Because both b1 and b2 are physically significant, we can already claim that any prediction that implies a constant value of the "airborne fraction" is more or less flawed. Unfortunately, this can be said also about my complete partial pressure controlled model. So far the IPCC modelers have understood the system correctly. But which of these coefficients is dominating in the system ? Is it b1 (IPCC) or b2 (Ahlbeck/Dietze) or both that is dominating ?
Estimation of coefficients by non-linear regression analysis from the CDIAC-database
Now we recall the first equation (1) and combine it with equation (10):
Because Cair= z mair (equation 4), we can write for the increase rate of the atmopsheric carbon dioxide concentration:
The CDIAC data are given as the yearly emissions and the atmospheric carbon dioxide concentration. If we introduce the subscript, i = 1 for the year 1960 and i = 38 for the year 1997, we can use equation (14) for calculation of the carbon dioxide concentration for any "next year", i + 1, by using only the anthropogenic emissions "one year", i. We must, of course, use a start value for the year 1960. As the start value we can use the measured value. The atmospheric carbon dioxide concentration according to the model is denoted Cmod.
where i = 1,2,3, ..... 38 and Cmod,1 = Cair,1 = Cair (1960).
The values of b0 , b1 , and b2 can now be calculated by minimizing the residual sum of squares by means of a numerical search. This means that we try to find the values of the coefficients that explain the measured values at Mauna Loa in the best possible way.
Results of the non-linear regression analysis
The non-linear regression analysis using a SIMPLEX search algorithm according to Himmelblau (1972) gave the following results:
= - 11.098 GtC/a
b1 = 0.0455 (dim.less)
b2 = 0.03846 (GtC/a/ppm)
The difference between the measured and the modelled carbon dioxide concentration values were small, the residual standard deviation was only 0.57 ppm. Because the deforestation was not taken into account, it means that if we this year emit 6.5 GtC from fossil fuels and cement production, the sink flow at today's atmospheric concentration of 365 ppm would be according to the model:
sink = -11.098 + 0.0455*6.5 + 0.03846*365
= 3.236 GtC
acc. in the atmosphere: 6.5 - 3.236 = 3.264 GtC ( = 1.54 ppm)
The partial accumulation in the upper "backmixed layer" that obeys the "constant airborne fraction rule" is:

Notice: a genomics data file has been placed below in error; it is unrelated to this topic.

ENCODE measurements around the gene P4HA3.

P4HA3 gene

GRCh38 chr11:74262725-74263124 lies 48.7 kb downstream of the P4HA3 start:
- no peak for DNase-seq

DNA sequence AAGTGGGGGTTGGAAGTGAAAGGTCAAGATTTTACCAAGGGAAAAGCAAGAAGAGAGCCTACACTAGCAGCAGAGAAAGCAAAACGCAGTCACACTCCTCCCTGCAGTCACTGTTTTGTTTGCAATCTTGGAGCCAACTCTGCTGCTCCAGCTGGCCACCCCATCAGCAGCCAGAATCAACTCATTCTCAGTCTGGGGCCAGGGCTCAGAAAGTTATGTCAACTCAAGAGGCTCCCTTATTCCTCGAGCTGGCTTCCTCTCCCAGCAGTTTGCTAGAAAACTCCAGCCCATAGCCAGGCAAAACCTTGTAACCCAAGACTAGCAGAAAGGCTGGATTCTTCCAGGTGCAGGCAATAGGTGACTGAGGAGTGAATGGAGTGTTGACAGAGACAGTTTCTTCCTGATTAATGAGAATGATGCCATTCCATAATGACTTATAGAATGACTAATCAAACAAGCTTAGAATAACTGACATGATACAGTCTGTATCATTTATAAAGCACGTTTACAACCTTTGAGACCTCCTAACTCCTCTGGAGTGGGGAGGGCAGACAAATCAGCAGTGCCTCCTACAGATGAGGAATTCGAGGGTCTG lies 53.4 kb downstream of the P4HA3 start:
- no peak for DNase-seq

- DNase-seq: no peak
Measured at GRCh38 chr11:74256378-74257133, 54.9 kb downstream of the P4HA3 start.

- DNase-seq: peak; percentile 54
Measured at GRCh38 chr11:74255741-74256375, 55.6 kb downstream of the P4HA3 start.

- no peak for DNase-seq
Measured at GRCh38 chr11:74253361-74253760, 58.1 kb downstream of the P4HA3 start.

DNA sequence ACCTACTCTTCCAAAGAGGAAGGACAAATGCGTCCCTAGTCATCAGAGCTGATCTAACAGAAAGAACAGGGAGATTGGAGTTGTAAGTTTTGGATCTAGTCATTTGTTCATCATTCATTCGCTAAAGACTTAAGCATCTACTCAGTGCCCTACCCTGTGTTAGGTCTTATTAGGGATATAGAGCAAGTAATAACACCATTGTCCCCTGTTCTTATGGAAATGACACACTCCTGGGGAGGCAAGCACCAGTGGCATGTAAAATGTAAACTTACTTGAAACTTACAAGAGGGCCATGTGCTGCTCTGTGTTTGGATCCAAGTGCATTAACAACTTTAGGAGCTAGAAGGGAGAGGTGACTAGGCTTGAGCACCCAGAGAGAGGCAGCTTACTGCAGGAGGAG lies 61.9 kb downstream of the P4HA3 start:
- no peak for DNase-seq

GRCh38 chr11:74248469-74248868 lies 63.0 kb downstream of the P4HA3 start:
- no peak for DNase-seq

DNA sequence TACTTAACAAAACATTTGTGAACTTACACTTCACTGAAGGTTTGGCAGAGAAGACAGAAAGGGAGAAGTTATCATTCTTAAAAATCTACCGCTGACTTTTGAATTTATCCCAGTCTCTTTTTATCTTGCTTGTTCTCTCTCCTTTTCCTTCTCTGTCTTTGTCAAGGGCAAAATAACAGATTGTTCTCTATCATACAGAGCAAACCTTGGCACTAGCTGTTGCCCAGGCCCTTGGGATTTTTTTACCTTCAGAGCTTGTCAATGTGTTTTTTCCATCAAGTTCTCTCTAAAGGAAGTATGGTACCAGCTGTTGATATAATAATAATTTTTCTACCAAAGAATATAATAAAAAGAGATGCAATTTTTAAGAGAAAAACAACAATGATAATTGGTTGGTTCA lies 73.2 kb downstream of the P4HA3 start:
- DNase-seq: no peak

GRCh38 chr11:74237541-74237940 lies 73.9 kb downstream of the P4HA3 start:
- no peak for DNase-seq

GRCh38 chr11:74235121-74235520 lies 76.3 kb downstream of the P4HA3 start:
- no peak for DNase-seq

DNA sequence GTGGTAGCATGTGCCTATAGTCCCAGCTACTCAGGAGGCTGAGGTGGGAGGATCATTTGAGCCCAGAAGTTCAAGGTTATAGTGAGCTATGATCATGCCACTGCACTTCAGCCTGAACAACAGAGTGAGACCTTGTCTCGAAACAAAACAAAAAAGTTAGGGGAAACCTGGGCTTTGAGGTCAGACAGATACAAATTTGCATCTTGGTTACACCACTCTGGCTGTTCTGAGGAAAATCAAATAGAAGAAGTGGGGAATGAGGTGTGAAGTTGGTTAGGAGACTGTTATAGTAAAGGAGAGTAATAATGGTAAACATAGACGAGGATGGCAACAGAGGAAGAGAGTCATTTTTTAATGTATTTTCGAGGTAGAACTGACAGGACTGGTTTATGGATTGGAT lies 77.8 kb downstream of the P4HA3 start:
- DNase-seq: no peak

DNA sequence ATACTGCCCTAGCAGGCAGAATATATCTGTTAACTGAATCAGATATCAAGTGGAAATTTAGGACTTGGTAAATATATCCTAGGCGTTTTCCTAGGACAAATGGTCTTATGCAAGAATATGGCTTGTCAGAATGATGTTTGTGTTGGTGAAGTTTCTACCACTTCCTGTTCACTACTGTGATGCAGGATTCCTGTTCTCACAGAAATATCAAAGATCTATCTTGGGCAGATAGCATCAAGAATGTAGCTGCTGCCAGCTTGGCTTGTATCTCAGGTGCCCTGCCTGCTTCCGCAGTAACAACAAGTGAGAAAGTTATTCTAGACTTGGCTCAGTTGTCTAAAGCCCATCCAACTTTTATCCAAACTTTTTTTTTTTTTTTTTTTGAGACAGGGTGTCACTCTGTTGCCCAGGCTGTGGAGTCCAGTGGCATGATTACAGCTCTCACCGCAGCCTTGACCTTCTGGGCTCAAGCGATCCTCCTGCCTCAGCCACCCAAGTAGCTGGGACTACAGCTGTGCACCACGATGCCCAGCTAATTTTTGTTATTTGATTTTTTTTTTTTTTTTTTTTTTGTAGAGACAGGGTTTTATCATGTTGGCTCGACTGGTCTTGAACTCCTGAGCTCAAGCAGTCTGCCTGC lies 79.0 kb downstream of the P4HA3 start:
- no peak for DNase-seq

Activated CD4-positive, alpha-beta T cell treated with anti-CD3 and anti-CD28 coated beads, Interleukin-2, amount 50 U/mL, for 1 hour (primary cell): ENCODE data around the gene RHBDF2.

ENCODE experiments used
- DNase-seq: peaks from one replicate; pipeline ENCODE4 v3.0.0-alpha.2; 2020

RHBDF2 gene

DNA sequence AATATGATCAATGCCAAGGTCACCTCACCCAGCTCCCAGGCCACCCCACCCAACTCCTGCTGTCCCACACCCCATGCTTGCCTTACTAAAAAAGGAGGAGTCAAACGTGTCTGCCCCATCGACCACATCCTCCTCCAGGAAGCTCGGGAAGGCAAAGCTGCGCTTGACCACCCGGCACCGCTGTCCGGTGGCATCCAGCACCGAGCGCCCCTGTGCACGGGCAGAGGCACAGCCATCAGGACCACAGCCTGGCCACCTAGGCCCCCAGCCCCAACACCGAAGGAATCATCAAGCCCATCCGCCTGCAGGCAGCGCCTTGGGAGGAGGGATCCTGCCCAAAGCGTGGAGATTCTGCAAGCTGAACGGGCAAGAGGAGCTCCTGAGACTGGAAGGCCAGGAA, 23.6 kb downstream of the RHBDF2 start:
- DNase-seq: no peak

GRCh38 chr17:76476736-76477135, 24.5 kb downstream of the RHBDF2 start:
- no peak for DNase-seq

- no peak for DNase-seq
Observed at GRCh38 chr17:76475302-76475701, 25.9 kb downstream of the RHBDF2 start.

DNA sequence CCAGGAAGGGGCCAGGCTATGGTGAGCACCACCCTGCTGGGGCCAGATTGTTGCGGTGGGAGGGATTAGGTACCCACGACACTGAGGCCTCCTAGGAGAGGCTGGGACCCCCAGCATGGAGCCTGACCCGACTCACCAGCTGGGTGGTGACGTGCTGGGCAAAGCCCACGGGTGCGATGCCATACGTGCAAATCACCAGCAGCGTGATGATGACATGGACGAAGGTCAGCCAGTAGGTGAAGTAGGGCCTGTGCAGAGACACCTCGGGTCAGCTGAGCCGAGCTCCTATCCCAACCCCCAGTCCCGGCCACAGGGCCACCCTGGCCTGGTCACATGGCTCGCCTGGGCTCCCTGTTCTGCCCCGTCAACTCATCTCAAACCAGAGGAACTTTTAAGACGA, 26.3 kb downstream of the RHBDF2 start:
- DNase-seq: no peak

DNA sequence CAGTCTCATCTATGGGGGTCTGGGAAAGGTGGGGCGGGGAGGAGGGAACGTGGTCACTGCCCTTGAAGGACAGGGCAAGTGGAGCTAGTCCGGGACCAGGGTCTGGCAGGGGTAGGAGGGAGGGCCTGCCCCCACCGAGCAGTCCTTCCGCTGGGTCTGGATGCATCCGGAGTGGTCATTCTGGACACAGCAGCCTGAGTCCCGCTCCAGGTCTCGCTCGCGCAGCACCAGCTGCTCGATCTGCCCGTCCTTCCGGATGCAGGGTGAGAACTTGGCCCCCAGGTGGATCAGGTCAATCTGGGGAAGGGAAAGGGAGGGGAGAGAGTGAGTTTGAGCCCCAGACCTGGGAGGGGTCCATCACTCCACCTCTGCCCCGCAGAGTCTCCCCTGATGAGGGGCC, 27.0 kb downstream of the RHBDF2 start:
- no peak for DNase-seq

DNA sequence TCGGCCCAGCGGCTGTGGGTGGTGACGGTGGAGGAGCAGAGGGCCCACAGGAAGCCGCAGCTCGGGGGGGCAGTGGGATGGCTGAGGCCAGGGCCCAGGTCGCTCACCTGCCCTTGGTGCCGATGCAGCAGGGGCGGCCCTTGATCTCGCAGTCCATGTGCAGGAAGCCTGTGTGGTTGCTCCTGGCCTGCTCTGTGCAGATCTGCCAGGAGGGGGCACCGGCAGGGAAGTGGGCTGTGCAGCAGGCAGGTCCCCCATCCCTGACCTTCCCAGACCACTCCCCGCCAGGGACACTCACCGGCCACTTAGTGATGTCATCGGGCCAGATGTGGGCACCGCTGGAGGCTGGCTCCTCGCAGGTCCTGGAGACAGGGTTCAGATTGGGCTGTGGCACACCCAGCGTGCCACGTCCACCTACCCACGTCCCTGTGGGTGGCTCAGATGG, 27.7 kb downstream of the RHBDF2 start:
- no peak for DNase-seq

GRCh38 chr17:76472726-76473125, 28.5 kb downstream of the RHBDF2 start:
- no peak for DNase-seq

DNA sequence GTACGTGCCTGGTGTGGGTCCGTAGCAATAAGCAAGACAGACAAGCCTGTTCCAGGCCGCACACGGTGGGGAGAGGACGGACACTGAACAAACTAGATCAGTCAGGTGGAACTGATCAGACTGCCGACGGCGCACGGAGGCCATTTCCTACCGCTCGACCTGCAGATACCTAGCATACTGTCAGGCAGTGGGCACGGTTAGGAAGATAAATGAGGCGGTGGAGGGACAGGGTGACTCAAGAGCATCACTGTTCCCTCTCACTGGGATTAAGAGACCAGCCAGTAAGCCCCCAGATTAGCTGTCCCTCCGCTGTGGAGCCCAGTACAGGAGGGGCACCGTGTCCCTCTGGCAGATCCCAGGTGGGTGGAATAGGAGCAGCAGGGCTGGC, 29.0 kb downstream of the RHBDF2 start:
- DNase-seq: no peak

0.0455*6.5 = 0.2958 GtC or only 9% of the total net sink
The rest, 3.236 - 0.2958 = 2.94 GtC or as much as 91% of the total net sink is forced by the partial pressure and absorbed to the biosphere and the ocean bulk.
The result indicates that of today's emission from fossil fuels and cement production, about 50 % stays in the atmosphere, 5 % is absorbed somewhere according to a "constant airborne fraction rule", and 45 % in absorbed according to a "partial pressure controlled mechanism".
Estimation of the model coefficients by linear regression analysis from the CDIAC-database
The problem can, using the same data, be solved in a different way by using a linear regression analysis that gives the possibility to test the statistical significance of the two coefficients. The problem must, however, mathematically be formulated in a little different way for the linear analysis.
The model coefficients, b1 and b2 are now calculated by minimizing the residual sum of squares between a vector containing the dependent variable, Fsi , calculated by the model (equation (12), one number for every year for 1960-1997 using global numbers for the emissions and atmospheric concentration of carbon dioxide, and a corresponding vector, Fsink,i , containing observed values for the dependent variable, Fsink,i, calculated directly from the same CDIAC-data according to:
Fsink,i = Fem,i - dmi = Fem,i - (1/z) (Cair, i+1 - Cair, i ) (17)
where i = 1 for the year 1960 and i = 38 for the year 1997. Calculating in this way, we define the sink for each year as the mass of one years emissions of anthropogenic carbon that is fastly absorbed somewhere and cannot be found in the atmosphere next year.